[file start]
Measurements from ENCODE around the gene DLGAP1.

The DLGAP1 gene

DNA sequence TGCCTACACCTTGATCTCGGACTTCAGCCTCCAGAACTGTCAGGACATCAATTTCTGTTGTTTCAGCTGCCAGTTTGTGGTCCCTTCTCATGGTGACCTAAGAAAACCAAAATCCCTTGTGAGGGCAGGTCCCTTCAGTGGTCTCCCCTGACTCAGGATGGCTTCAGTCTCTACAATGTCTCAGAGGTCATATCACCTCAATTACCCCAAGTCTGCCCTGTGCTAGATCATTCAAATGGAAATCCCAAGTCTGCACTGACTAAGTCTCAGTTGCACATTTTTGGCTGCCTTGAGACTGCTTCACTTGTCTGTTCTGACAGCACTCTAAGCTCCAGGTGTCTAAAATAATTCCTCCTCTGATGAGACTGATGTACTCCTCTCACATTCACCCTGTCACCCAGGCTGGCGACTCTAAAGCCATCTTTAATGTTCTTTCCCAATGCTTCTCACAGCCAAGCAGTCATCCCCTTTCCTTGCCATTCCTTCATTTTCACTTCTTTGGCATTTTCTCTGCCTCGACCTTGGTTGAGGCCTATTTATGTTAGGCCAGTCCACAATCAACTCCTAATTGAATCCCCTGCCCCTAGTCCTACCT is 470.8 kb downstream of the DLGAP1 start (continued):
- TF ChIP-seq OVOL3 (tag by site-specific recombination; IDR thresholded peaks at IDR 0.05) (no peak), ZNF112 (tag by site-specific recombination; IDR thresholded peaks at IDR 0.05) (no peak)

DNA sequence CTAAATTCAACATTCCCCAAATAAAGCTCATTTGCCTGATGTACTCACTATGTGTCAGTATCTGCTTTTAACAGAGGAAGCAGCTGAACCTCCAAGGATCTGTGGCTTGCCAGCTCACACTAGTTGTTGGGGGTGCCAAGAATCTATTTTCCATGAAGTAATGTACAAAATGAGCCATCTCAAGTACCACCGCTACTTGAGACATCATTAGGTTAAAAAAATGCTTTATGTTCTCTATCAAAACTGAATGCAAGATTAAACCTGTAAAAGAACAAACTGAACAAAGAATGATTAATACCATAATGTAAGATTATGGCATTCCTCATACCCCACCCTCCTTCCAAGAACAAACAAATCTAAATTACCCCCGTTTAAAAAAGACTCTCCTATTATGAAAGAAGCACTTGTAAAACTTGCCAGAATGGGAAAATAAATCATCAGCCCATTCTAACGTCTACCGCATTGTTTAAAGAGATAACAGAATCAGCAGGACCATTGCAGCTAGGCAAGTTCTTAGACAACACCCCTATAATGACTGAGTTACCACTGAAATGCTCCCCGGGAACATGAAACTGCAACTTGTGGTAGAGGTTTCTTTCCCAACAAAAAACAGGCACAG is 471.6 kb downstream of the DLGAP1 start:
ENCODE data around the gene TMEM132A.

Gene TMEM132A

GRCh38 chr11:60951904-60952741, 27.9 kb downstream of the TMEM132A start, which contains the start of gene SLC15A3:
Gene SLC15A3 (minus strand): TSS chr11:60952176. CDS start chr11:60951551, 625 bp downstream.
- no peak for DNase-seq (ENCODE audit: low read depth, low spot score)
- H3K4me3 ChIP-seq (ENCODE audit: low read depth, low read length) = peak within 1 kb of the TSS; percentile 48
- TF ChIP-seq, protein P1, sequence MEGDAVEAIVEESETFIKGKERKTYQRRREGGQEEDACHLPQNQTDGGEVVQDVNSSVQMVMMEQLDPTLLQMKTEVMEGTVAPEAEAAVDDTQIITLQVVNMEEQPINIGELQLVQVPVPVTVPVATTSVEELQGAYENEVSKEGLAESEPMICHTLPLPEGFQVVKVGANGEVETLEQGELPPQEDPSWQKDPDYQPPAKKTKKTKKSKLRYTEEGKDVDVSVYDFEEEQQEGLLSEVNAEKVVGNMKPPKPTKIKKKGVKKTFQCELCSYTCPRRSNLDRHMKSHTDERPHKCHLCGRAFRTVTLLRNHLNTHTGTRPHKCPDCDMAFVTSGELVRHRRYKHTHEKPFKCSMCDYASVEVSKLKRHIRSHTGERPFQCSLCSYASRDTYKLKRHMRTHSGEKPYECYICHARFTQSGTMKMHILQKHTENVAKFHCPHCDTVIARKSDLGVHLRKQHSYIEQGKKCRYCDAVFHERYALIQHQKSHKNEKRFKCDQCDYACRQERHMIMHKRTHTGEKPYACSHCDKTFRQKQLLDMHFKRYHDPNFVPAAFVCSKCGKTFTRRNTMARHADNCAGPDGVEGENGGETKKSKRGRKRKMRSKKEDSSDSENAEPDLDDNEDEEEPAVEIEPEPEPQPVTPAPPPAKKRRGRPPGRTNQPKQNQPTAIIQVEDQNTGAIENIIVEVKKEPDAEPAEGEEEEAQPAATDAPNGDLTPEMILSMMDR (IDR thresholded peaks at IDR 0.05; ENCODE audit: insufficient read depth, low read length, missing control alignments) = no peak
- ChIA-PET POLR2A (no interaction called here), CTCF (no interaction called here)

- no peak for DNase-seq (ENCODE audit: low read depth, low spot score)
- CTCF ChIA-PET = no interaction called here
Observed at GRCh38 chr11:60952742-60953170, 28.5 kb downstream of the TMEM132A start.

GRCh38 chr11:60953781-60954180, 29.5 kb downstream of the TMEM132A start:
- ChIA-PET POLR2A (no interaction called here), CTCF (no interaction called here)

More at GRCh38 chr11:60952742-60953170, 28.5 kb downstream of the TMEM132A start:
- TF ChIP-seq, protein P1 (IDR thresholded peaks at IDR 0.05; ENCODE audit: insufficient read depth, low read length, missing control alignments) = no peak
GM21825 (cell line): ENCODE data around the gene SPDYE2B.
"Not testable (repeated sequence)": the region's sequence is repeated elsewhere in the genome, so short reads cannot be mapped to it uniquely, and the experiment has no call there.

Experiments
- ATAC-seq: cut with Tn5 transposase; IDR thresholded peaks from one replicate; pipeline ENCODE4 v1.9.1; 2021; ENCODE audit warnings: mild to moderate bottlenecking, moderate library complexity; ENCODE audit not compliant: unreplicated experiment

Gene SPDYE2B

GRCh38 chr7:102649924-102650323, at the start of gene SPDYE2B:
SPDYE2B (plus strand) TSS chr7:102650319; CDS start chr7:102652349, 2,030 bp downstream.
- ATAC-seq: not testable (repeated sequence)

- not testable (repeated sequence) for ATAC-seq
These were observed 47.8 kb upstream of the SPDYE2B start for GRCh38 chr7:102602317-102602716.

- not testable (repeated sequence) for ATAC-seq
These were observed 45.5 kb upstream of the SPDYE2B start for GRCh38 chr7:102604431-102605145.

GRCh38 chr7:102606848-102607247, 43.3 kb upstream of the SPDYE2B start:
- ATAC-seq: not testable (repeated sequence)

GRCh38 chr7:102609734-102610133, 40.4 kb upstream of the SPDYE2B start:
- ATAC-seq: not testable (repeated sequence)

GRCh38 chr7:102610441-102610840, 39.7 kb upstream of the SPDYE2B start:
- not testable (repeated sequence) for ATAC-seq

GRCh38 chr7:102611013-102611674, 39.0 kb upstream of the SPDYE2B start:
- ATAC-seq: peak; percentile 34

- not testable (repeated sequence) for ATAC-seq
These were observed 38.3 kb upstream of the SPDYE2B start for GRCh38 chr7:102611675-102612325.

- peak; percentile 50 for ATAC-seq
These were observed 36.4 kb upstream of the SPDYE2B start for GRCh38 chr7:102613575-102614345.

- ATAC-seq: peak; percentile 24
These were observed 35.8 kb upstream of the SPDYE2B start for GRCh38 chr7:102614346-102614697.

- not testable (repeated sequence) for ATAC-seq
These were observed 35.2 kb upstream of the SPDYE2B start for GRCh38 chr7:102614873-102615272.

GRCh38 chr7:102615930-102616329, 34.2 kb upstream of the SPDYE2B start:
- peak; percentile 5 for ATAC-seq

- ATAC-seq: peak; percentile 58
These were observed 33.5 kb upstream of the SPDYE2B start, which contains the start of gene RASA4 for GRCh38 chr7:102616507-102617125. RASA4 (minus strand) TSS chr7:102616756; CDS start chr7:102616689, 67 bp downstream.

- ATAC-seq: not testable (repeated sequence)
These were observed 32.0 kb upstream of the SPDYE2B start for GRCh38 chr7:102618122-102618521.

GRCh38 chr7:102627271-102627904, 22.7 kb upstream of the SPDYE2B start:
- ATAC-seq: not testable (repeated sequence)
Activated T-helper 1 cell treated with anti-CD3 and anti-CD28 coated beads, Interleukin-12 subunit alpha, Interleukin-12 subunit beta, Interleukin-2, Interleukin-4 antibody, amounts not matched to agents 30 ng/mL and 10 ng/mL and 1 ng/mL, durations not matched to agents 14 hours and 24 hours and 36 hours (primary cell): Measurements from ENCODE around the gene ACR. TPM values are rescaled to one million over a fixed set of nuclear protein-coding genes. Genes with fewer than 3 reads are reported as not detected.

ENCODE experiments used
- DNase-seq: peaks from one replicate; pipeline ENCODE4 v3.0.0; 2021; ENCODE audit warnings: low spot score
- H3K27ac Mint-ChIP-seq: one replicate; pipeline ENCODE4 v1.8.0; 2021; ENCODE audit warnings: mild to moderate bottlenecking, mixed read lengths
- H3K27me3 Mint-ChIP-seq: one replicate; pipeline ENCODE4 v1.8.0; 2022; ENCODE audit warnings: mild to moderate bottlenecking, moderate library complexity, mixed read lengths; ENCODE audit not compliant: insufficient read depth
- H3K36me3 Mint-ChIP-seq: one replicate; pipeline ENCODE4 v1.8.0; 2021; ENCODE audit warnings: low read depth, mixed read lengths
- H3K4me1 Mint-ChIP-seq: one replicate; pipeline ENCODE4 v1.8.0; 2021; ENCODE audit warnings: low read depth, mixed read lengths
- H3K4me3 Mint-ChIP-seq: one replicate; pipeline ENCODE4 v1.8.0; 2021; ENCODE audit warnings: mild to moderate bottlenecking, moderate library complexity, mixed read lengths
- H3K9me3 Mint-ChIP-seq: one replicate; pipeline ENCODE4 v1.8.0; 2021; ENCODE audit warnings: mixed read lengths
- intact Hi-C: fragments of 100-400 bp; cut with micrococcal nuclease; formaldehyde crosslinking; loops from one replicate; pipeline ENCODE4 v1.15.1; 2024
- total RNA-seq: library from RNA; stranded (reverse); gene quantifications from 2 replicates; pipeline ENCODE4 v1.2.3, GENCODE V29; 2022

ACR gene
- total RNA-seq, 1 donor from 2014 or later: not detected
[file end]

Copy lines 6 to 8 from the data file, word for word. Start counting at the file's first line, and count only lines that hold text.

ENCODE data around the gene TMEM132A.

Gene TMEM132A

GRCh38 chr11:60951904-60952741, 27.9 kb downstream of the TMEM132A start, which contains the start of gene SLC15A3: